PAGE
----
A Potters Paradise!


Porcelain Bowls by Beth Calegnor on display in the Artists’ Gallery at 43 S Main St in Logan

SPRING CERAMICS CLASSES begin March 16th. Ceramics has been a popular class at the Bullen Arts Center for many years. The popularity of the course can in part be attributed to the down to earth instructors Beth Calengor and Daniel Bialkowski. I sat down with Beth to talk about why people enjoy taking ceramics. Beth has over 20 years experience teaching ceramics and has perfected the art of creating a classroom with instruction and creativity while maintaining a social atmosphere.

Ceramic classes are not just about throwing techniques and getting clay on your clothes.  The Bullen Arts Center Ceramics class is a non competitive and supportive environment where beginners can comfortably work next to professional artists and not feel intimidated.  “In recent years our adult classes have more than tripled in size and have become even more popular than our children and teen classes.  I see that adults come because these classes are significant in their often busy lives. I think they enjoy learning in a social atmosphere” said Beth.   Students learn each others names and carry on casual conversation throughout class creating a warm environment.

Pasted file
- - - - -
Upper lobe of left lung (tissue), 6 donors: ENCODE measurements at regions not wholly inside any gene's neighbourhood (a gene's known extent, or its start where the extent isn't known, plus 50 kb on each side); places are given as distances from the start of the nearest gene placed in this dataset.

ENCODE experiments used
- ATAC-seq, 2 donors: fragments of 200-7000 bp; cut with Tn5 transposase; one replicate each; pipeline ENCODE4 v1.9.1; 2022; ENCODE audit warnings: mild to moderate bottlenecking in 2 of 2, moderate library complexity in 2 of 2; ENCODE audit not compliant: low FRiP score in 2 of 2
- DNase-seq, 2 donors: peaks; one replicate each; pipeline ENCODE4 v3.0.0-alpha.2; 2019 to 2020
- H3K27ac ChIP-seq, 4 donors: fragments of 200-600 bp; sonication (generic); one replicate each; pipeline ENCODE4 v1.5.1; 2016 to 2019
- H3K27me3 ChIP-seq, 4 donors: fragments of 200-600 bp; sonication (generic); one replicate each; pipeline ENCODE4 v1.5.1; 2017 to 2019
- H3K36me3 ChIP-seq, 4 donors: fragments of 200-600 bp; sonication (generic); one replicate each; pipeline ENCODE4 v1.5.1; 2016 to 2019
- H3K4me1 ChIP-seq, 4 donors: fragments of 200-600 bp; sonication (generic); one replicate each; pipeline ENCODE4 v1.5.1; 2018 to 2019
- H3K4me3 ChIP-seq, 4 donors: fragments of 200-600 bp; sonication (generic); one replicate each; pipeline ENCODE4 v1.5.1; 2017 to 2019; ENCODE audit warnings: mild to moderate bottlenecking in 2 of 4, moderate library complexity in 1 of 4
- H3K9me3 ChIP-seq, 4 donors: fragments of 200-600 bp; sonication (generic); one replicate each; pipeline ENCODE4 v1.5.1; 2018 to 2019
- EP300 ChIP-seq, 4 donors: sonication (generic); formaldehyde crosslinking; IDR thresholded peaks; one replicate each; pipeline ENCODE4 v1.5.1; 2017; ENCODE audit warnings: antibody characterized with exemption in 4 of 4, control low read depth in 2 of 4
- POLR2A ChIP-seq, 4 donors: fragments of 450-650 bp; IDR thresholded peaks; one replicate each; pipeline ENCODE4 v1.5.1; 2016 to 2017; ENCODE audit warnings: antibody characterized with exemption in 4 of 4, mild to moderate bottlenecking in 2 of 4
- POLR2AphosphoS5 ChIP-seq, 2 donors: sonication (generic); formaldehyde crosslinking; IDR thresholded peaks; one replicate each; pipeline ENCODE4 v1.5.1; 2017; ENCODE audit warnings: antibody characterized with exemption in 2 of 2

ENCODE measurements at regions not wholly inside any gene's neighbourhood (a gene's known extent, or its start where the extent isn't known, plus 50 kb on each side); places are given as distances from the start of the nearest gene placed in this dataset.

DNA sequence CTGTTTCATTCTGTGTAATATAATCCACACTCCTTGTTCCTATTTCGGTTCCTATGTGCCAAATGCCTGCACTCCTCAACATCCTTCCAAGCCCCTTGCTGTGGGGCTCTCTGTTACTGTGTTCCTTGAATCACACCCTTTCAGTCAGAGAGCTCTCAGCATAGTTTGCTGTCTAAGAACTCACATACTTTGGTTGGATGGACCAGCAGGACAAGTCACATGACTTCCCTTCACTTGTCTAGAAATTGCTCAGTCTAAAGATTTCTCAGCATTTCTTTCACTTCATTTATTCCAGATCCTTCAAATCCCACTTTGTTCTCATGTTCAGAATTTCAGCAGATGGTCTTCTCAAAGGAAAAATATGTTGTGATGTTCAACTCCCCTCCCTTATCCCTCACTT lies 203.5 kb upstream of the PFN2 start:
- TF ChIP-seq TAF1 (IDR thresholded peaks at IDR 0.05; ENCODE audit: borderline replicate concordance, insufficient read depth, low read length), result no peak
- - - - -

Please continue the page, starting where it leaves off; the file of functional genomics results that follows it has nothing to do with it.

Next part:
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Beth working with a student.

The class is perfect for all levels of ability.  The Bullen Arts Center ceramics studio is well equipped and has great glazes.  Daniel even fires all the work to Cone 10 in a gas reduction atmosphere.  Beth explained “An exciting part of ceramics as an art is waiting to see what comes out of the kiln.  Painters get to see their finished product immediately, but potters have to wait.”  Class members are fortunate to have Beth and Daniel as a resource before the art work goes into the kiln.

Continuing education as an adult is sometimes a challenge, but learning a new skill can be worth the effort.  Daphne Hartzheim a student in Beth’s class and full time PhD student at USU described her experience”I enjoyed how Beth was willing to repeatedly show me the skills I was interested in developing, and while I was frustrated with the difficulty of learning to throw, at the end of the class I was pleased with the number of projects I was able to complete.” Beth explained how some class members struggle with learning working with the wheel “It can be frustrating at first.  We, as adults, get so used to being good at what we do, learning a new skill can take some time.”  However, class members learn to love working on their skills almost as much as finishing a project.  Working with the clay seems to be a natural stress relieving activity helping create a calm and happy classroom environment.

If you are interested in learning to throw a pot or would just like to make your own coffee mug go to s623896627.onlinehome.us/ceramics to find out more information about class times and prices.  The Bullen Arts Center offers Financial aid for qualified individuals.  Direct questions about registration to rhoth@cachearts.org.

 

Written by
Adam Shelton